Sunday, August 9, 2009

India - Varanasi, Taj Mahal & the Mountains

Me marveling at the Taj Mahal

Well after a long 10 hour bus ride back to the Nepal, India border, I met up with people who were heading in the same direction and we got a jeep to the closest major city. We were all exhausted but decided to push on and get a train ticket to the much anticipated Varanasi. Me and the three other girls got our tickets and feasted on amazing curry and naan while waiting, but I guess we enjoyed it a little too much since we suddenly realized we had 5 min to find the train and board, so we missed our beautiful express overnight train. The only option was to take the next local train. Its hard for me to describe in words what it felt like to walk on a local Indian train full of shady looking characters, at 11pm, after 12 hours of travel, with no AC, barely enough space to sit, mosquito's everywhere, and fearful of theft and bodily harm at all times. The train ride lasted over 10 hours and was one of those classic Indian nightmares, but we tried to laugh it off. We arrive 5 hours late the next morning in Varanasi. The city is famous for being a holy city where its a blessing to die there. Hindus come from all over the world to have their remains burned on the burning ghats, and their ashes spread in the Ganges River. The town was bustling and we were so exhausted we just wanted to get to a clean room to shower... Taking a shower in India is like nothing you've ever felt; the feeling of filth is just so profound that taking a shower is like washing away all the pain and discomfort from your personal world. And after getting dropped off at a non-descript location and being guided by an eager scout from another hotel who followed us annoyingly through the tiny alleyways, we finally reached the guesthouse that my new friend Liz had found for us. It was a beautiful room on the water. The heat was very intense, but strong breezes made the it bearable. So I spent a few days in Varanasi watching the burning ceremonies, trying to be considerate but also just shocked at the way that death was so common for these people; no one was crying or making a scene. It was all so ordinary and part of the day. And I tend to like that. The fresh curd sold on the street was amazing, and the fresh samosas frying in the hot sun was probably the best Id ever had in my life. But after a few days, the heat and constant power outages were just too much to bear, and so I pressed on, alone this time, to the much anticipated Agra, home to the Taj Mahal. I had heard that Agra itself is a terrible place, so I planned to see the Taj and on the same day head out to Delhi.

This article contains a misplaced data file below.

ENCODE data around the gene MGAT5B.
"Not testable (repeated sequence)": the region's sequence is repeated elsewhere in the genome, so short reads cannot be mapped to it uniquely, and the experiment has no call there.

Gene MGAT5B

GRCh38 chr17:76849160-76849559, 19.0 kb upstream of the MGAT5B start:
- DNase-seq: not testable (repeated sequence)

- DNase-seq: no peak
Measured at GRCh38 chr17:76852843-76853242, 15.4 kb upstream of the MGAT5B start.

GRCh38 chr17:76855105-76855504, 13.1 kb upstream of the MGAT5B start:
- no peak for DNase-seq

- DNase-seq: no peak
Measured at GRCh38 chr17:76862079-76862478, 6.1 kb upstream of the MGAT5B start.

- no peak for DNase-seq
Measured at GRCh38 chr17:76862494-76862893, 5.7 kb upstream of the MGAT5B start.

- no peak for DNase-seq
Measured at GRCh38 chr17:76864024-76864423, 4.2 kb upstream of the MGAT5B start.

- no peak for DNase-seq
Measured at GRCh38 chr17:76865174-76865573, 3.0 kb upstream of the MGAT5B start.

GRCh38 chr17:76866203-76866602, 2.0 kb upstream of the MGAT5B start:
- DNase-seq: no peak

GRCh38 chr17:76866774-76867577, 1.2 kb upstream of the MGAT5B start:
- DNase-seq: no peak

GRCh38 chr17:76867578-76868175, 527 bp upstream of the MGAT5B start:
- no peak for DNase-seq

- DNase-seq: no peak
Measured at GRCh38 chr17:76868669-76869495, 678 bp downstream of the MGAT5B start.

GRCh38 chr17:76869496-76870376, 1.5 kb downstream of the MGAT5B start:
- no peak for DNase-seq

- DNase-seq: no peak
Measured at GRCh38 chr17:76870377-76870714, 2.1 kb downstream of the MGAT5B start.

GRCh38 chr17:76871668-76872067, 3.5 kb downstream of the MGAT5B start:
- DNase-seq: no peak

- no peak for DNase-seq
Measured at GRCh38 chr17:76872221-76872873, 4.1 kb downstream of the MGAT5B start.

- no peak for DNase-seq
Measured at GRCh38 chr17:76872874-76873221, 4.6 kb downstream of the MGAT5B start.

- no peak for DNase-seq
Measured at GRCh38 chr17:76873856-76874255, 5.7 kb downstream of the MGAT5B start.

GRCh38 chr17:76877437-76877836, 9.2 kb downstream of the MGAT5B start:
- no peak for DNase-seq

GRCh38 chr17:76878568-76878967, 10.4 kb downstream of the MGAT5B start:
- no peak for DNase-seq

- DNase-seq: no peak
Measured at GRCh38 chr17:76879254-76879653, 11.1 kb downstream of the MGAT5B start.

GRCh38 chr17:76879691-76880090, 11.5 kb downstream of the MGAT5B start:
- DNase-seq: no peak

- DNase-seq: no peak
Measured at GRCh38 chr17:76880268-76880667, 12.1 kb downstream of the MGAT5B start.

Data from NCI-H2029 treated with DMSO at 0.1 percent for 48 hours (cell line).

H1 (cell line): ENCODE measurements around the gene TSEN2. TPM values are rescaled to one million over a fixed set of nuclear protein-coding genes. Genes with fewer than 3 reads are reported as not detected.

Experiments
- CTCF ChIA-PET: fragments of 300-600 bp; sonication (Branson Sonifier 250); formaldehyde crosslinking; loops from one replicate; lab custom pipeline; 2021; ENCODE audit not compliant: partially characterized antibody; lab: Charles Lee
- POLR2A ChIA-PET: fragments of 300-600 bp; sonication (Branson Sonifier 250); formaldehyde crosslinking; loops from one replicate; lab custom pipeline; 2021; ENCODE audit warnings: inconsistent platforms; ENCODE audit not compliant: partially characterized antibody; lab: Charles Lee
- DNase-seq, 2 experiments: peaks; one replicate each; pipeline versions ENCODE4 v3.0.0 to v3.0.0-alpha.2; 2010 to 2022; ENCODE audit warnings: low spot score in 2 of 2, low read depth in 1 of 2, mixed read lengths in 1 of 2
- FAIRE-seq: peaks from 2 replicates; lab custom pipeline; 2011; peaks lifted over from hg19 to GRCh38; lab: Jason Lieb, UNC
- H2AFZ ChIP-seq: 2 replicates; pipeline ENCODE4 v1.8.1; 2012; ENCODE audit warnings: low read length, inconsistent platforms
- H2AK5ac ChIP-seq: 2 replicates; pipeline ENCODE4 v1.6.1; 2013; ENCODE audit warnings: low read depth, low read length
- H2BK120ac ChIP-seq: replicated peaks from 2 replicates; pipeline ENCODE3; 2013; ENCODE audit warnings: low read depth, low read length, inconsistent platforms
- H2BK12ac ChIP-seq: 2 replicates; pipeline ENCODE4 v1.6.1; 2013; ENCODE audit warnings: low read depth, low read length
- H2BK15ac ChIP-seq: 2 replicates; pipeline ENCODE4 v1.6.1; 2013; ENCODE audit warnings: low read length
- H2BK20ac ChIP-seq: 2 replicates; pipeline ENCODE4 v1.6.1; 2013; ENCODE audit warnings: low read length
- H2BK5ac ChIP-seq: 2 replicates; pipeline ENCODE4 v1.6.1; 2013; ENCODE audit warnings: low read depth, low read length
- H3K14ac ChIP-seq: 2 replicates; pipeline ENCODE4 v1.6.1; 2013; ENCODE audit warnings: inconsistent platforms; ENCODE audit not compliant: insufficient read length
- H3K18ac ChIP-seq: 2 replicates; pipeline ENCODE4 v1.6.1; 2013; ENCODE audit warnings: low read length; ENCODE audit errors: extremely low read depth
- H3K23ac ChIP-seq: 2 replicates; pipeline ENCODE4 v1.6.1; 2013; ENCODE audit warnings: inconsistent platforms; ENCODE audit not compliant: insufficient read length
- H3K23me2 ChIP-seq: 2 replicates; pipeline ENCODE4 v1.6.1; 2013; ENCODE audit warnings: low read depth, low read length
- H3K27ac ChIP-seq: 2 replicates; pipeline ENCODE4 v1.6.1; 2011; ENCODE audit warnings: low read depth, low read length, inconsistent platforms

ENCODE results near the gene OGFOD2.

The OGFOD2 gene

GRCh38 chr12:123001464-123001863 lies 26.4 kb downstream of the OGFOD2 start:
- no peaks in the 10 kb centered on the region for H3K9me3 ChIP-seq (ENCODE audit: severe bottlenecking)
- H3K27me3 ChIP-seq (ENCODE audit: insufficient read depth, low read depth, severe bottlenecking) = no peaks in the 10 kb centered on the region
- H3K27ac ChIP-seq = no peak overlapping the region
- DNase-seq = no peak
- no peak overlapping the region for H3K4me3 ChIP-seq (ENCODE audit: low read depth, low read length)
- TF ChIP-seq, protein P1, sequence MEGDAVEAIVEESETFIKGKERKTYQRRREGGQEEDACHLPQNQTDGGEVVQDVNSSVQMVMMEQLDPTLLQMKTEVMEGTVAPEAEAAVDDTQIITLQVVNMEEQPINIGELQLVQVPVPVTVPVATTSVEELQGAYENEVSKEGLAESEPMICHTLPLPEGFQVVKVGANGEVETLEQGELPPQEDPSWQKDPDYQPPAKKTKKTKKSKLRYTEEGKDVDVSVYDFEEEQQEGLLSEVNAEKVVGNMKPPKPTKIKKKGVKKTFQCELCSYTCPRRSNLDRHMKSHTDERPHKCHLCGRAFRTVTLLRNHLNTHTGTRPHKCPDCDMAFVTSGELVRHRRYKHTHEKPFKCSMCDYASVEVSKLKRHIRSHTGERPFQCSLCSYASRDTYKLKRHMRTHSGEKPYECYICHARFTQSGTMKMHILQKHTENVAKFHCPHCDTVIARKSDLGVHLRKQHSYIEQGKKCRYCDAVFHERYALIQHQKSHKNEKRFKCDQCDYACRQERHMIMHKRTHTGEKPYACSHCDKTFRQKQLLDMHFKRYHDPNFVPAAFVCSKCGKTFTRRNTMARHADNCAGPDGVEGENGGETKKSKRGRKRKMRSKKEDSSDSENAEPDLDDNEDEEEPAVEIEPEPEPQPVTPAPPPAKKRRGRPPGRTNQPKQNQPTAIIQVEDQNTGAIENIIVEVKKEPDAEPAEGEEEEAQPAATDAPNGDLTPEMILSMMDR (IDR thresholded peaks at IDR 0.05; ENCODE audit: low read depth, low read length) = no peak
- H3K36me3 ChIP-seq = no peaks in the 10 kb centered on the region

The Taj Mahal truly is spectacular. Called the ultimate monument of love, the Taj is a mausoleum built by Mughal Emperor Shah Jahan in memory of his favorite wife, Mumtaz Maha. In its center is a casket to represent her remains. The white marble floors and walls are so striking and beautiful. There's something so airy and clean about marble under your feet... I lazed about and enjoyed watching India tourists snapping away on their cameras and asking me to pose with them! But the heat was intolerable and after two hours I had enough! I headed to Delhi on a two hour deluxe train and was back at a nice hotel in the backpacker area, Pahar Ganj, where I finally had reliable internet and electricity! It was great to get a good nights sleep and figure out my last month of the trip.

I next headed to Amritsar, in Punjab, the holy place for Sikhs. The city was amazing, very clean and organized. The Sikhs traditionally wear turbans and do not cut their hair, so I got very used to seeing them. The cities center is The Golden Temple complex, the most holy site for the Sikhs and it was strikingly beautiful, especially at night. I remember my first glimpse of it, thinking that I was looking at a fairy tale. The temple is literally gilded from top to bottom and surrounded by water, with a single entry bridge on one side representing the uniformity of the world. As part of their customs, they offer FREE accommodations to anyone, FREE 24hour ashrum style eating, and reduced prices on everything from sodas to internet. It was such an amazing feeling eating side by side with faithful pilgrims, eating whatever we were given. But as is the case in India in the summer, I could not stay too long from the heat. I met some great people in Amritsar who I stay in touch with till this day.

Next I headed to Dharmsala, the permanent residence of the Dalai Lama, to meet up with Ana who assured me it would be cool and calm. It was great to see her again, and then Karin and Graham also arrived there at the same time. We then met up with Ariel, and the five of us just had an amazing two weeks there, enjoying the cool mountain temperatures, hiking, and mostly eating really good food. We settled in Baghsu, an expat area outside of Dharmsala that is very comfortable and beautiful and cheap! Two weeks flew by and all of us were nearing the end of our trip. Ana had to leave to make her flight home, Karin and Graham were off to Spain, Ariel was signed up for Vipassana meditation in Kashmir, and I was confused as ever not knowing how to spend my last 2 weeks. I had my heart set on going to rishikesh, the yoga capital of the world, but I ran into people I had met in Nepal, who just came from Rishikesh and said it was so unbearably hot they couldn't stay more than a few days. I was distraught and suddenly had a terrible stomach issue that put me out for two days.